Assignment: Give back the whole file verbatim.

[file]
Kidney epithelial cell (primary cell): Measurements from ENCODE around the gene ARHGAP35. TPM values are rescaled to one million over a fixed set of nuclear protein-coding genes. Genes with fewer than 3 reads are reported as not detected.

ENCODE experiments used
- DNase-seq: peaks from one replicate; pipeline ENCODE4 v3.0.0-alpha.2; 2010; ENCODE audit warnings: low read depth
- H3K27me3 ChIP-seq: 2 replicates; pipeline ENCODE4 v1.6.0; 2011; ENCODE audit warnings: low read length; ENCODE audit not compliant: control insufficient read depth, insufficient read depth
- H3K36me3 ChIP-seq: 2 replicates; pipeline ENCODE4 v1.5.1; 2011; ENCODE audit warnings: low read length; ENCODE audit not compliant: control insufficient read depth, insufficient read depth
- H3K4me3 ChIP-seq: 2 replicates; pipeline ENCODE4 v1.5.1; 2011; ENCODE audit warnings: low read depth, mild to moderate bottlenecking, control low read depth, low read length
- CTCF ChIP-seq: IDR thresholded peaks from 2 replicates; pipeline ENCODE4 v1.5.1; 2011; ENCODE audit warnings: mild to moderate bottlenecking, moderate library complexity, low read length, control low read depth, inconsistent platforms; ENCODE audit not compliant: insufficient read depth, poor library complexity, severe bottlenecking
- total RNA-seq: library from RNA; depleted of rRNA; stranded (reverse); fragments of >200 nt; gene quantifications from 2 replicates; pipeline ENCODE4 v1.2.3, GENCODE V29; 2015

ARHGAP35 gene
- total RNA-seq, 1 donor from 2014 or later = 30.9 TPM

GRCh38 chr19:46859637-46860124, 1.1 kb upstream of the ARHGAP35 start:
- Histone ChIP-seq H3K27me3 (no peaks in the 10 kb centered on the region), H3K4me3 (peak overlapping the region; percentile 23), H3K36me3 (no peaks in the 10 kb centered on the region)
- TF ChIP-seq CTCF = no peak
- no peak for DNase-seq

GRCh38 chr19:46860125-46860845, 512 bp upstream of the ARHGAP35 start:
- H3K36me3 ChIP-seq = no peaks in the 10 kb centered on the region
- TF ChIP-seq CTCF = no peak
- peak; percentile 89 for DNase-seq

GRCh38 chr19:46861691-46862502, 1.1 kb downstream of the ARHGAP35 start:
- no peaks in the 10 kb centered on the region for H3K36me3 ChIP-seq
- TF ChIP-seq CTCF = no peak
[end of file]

Kidney epithelial cell (primary cell): Measurements from ENCODE around the gene ARHGAP35. TPM values are rescaled to one million over a fixed set of nuclear protein-coding genes. Genes with fewer than 3 reads are reported as not detected.

ENCODE experiments used
- DNase-seq: peaks from one replicate; pipeline ENCODE4 v3.0.0-alpha.2; 2010; ENCODE audit warnings: low read depth
- H3K27me3 ChIP-seq: 2 replicates; pipeline ENCODE4 v1.6.0; 2011; ENCODE audit warnings: low read length; ENCODE audit not compliant: control insufficient read depth, insufficient read depth
- H3K36me3 ChIP-seq: 2 replicates; pipeline ENCODE4 v1.5.1; 2011; ENCODE audit warnings: low read length; ENCODE audit not compliant: control insufficient read depth, insufficient read depth
- H3K4me3 ChIP-seq: 2 replicates; pipeline ENCODE4 v1.5.1; 2011; ENCODE audit warnings: low read depth, mild to moderate bottlenecking, control low read depth, low read length
- CTCF ChIP-seq: IDR thresholded peaks from 2 replicates; pipeline ENCODE4 v1.5.1; 2011; ENCODE audit warnings: mild to moderate bottlenecking, moderate library complexity, low read length, control low read depth, inconsistent platforms; ENCODE audit not compliant: insufficient read depth, poor library complexity, severe bottlenecking
- total RNA-seq: library from RNA; depleted of rRNA; stranded (reverse); fragments of >200 nt; gene quantifications from 2 replicates; pipeline ENCODE4 v1.2.3, GENCODE V29; 2015

ARHGAP35 gene
- total RNA-seq, 1 donor from 2014 or later = 30.9 TPM

GRCh38 chr19:46859637-46860124, 1.1 kb upstream of the ARHGAP35 start:
- Histone ChIP-seq H3K27me3 (no peaks in the 10 kb centered on the region), H3K4me3 (peak overlapping the region; percentile 23), H3K36me3 (no peaks in the 10 kb centered on the region)
- TF ChIP-seq CTCF = no peak
- no peak for DNase-seq

GRCh38 chr19:46860125-46860845, 512 bp upstream of the ARHGAP35 start:
- H3K36me3 ChIP-seq = no peaks in the 10 kb centered on the region
- TF ChIP-seq CTCF = no peak
- peak; percentile 89 for DNase-seq

GRCh38 chr19:46861691-46862502, 1.1 kb downstream of the ARHGAP35 start:
- no peaks in the 10 kb centered on the region for H3K36me3 ChIP-seq
- TF ChIP-seq CTCF = no peak